‘City Spies’ by James Ponti is a fast-paced thriller for middle grade readers that’s a perfect adventure to escape into

city spies“City Spies” by James Ponti is an action story that kids (and adults) will love. A group of underdog kids as young as twelve live in an old manor home in Scotland and work with a British spy nicknamed “Mother” as a team foiling international villains.

First we meet Sara, from whose perspective the story is mostly told. She is in custody after hacking into the New York City computers to expose her cheating, horrible foster parents. But when a debonair man offers to represent her, she quickly chooses him as her lawyer rather than the public defender who was going to agree to her serving time in a juvenile detention home. After she quickly hacks into the State of New York court computers to substitute in the new lawyer, the change of attorneys looks legitimate . By that evening, she’s on a plane to Scotland and a new life. Continue reading

‘Golden in Death’ by J.D. Robb is the 50th novel in this fabulous futuristic detective series

golden in death

It’s proof of J.D. Robb’s talent that “Golden in Death” is the 50th novel in this popular series featuring New York Police Lieutenant Eve Dallas, yet one could just as easily  pick it up and read it as a stand alone mystery — and enjoy it just as much as a fan who’s read all the previous 49 novels.

In this mystery, a well-liked pediatrician is found murdered by a mysterious substance that killed him in minutes, evaporated almost immediately, and is unknown to the authorities. Soon after, there is another, similar murder. In each case, a package had been delivered to the murdered person with a fake return address. When each victim opened the outer shipping box, there was another box inside — a cheap wooden box — and inside that box was a plastic egg painted gold. When the clasp was unhinged, allowing the egg to open, the murderous substance was released. Continue reading

‘The Life Below’ is the sequel to “The Final Six,” both dystopian YA scifi novels you’ll love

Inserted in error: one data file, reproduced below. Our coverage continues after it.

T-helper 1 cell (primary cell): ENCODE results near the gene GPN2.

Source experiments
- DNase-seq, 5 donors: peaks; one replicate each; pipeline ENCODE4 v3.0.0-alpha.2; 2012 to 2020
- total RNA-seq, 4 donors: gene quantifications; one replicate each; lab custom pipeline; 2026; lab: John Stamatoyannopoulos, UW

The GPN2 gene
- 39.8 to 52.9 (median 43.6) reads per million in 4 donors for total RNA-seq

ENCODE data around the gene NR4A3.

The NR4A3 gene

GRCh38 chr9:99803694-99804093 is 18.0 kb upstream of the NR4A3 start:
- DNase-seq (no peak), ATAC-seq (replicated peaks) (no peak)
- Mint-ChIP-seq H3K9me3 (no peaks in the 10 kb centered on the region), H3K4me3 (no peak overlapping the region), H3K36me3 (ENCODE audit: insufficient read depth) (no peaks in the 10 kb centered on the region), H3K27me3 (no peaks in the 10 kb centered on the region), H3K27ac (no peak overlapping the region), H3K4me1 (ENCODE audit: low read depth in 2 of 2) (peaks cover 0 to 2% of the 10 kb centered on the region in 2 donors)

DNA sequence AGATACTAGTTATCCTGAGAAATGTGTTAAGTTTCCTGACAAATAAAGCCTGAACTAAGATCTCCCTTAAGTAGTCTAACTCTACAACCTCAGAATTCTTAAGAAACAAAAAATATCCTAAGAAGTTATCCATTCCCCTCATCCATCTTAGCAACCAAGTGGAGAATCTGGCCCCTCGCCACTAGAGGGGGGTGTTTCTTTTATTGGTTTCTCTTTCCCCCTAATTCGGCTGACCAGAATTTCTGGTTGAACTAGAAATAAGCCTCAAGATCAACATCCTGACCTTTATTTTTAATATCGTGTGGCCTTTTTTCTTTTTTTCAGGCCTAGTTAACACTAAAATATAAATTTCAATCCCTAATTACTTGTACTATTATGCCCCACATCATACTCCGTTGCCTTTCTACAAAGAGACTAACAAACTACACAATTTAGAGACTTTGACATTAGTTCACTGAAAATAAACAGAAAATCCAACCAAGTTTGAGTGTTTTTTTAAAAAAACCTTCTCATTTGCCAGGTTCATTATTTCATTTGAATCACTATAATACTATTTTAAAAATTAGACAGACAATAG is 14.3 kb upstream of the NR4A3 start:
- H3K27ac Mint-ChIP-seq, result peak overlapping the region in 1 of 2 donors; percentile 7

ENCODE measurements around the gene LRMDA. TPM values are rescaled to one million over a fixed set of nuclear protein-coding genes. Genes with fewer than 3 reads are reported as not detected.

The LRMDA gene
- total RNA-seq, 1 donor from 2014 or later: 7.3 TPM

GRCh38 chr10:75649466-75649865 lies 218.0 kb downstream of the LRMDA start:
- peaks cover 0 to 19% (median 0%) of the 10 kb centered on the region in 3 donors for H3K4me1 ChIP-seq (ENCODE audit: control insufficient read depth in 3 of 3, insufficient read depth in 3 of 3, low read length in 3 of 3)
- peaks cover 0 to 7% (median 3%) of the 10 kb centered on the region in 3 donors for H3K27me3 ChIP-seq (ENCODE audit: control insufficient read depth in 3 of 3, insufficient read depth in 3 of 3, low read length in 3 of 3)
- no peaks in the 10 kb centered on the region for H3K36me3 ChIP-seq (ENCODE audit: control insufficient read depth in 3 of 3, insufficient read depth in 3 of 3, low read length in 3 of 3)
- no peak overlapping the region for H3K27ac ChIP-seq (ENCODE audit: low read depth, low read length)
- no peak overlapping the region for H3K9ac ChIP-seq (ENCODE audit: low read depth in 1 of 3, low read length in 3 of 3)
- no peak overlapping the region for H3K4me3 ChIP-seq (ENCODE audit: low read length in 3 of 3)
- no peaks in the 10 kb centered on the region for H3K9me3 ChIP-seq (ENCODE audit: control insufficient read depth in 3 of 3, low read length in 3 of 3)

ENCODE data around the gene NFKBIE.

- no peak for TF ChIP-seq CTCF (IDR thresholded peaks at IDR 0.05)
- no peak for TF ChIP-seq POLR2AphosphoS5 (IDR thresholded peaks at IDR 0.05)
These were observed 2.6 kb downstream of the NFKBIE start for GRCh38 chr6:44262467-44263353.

life below

If you like a quick read that will keep you in suspense until the last page, pick up “The Life Below” by Alexandra Monir. If you haven’t read the previous book, “The Final Six,” be sure to pick it up and read it first. You’ll find both books are hard to put down, as the protagonists struggle, first to make the cut to participate in an important space mission to Europa, one of Jupiter’s moons, and in the second novel, to actually get there alive.

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‘A Dog’s Promise’ by W. Bruce Cameron is a promise kept; there’s nothing like a dog

dogs promise

With “A Dog’s Promise,” W. Bruce Cameron continues faithful uber-dog Bailey’s story. Bailey is the dog who helped “his” people in “A Dog’s Purpose” and “A Dog’s Journey” He’s the dog who made readers cry as he died over and over and each time was reborn as a different dog destined to help his person again. Often, Bailey would find his way back to Ethan in the first book and CJ, Ethan’s granddaughter, in the second. Continue reading

‘The Light in Hidden Places’ by Sharon Cameron is an inspiring and unforgettable YA novel based on a real story that must be shared

light in hidden

Sharon Cameron’s genius is clearly demonstrated by the careful and masterful text she has created in “The Light in Hidden Places.” This is a real story of heroism and courage brilliantly re-crafted into a novel that takes readers directly into the heart of the darkest days of WWII Poland.

Stefania Podgórska has grown up on a large farm with her parents and many siblings. When she turns 13, she wants to escape the farm, so she travels to the larger city of Przemyśl, where she finds work with the Daimants, a Jewish family that owns a grocery store. Continue reading